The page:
Sometimes you have to make a change to be successful. Three clubs show how to create a stir with these spirited events.
Story by Julie Saetre
While alcohol and children should never mix, a mixer featuring alcohol for children’s causes can be a winning combination. When thoughtfully and conscientiously planned, alcohol-tasting events can be both profitable and classy, organizers say.
When the Kiwanis Club of Lakeland, Florida, launched a rum-tasting festival, some long-time members resisted, envisioning hordes of disorderly, intoxicated guests. The club’s president at the time, Matthew Cantrall, felt confident the event would meet his goals: make a good return on investment and attract younger members to the club. Still, the doubts crept into his mind.
“Was I scared to death? You betcha,” he recalls. “That first year, I was wondering, ‘What’s going to happen? Are the naysayers going to prove me wrong? Will people get drunk and stupid, and fights are going to break out?’ None of that happened. We crossed our T’s and dotted our I’s. And after five years, nothing stupid has happened.”
Suzannah Hobley of the Broad Ripple Kiwanis Club in Indiana chaired the 2019 version of a successful craft beer fundraiser.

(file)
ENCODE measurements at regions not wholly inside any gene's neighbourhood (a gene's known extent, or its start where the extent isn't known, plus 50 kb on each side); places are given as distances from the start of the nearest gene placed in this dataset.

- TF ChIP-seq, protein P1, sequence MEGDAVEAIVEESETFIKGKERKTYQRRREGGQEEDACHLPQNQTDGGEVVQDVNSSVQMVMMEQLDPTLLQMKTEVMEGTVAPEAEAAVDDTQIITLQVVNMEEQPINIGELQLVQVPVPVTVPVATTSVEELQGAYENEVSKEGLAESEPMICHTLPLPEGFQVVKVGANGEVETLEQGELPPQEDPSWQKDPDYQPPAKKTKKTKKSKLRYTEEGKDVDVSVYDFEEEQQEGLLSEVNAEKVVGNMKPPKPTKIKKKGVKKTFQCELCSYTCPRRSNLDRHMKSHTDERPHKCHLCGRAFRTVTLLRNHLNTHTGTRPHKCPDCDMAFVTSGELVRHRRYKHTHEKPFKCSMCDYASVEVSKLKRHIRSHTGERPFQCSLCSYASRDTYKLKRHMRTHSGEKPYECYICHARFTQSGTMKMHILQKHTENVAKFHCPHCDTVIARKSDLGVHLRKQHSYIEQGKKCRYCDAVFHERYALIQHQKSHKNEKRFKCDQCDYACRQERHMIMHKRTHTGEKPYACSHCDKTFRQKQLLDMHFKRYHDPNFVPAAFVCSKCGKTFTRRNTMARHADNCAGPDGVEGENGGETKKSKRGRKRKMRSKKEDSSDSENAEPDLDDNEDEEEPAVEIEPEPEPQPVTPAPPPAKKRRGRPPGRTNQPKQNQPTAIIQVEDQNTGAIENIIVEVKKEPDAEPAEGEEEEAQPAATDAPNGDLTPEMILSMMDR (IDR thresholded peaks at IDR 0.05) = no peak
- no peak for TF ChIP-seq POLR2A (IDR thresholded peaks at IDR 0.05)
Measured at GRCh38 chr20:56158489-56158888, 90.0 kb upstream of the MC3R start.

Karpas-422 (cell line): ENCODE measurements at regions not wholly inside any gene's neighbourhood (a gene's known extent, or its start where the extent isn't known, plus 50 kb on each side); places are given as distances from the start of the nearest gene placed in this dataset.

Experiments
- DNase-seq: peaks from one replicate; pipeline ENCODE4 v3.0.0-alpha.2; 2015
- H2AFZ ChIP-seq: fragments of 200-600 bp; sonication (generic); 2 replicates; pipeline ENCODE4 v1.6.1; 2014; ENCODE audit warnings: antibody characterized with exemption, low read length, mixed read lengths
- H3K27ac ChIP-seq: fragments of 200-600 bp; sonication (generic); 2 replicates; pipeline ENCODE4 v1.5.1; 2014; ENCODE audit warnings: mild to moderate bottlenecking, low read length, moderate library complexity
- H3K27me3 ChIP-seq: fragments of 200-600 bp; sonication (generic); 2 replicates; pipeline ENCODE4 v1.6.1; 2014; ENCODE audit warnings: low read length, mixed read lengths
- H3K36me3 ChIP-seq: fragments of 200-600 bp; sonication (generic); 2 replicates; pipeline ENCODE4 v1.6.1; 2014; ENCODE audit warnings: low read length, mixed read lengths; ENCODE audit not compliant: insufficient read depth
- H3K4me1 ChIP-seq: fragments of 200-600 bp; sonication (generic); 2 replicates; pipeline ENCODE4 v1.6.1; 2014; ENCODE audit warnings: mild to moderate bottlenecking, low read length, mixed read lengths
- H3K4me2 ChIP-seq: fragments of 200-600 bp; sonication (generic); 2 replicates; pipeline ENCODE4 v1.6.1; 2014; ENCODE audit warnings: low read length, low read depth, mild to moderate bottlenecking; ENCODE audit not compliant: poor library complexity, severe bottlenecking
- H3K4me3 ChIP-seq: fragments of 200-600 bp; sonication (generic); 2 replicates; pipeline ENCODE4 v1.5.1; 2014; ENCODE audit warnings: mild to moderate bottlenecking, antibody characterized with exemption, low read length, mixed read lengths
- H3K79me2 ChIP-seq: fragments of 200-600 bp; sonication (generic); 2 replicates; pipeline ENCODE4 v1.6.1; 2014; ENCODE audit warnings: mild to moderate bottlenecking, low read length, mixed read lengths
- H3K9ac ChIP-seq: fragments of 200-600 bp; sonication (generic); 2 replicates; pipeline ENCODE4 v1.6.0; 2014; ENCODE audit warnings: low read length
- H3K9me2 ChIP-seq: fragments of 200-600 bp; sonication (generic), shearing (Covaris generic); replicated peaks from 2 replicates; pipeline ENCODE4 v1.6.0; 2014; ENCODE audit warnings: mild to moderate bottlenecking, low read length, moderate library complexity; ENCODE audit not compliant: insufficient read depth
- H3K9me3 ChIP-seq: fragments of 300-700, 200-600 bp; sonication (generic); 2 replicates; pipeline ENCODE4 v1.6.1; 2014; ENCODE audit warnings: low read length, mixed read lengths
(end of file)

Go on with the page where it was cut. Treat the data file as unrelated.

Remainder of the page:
“It’s all in the details,” she says. “It’s a lot of organization to make a huge event go smoothly. You’ve got to have a good team behind you. It’s a huge undertaking, but it was worth all the planning to go into a four-hour event and make that much money. It’s a huge payoff.”
Each of the following clubs chose a different type of adult beverage for a festival focus. All events are for those ages 21 and older.
Central Florida Rum and Food Experience
Kiwanis Club of Lakeland, Florida
Photos by Tina Sargeant
When Matthew Cantrall wrapped up his term as Florida District governor and returned to the Kiwanis Club of Lakeland for a second term as president, he had a difficult task in front of him. For more than 50 years, the club had held an annual pancake festival that attracted upward of 8,000 hungry guests. But despite the assistance of two other area Kiwanis clubs, the number of members willing to help with the labor-intensive day had dwindled, resulting in shorter event hours as associated costs soared.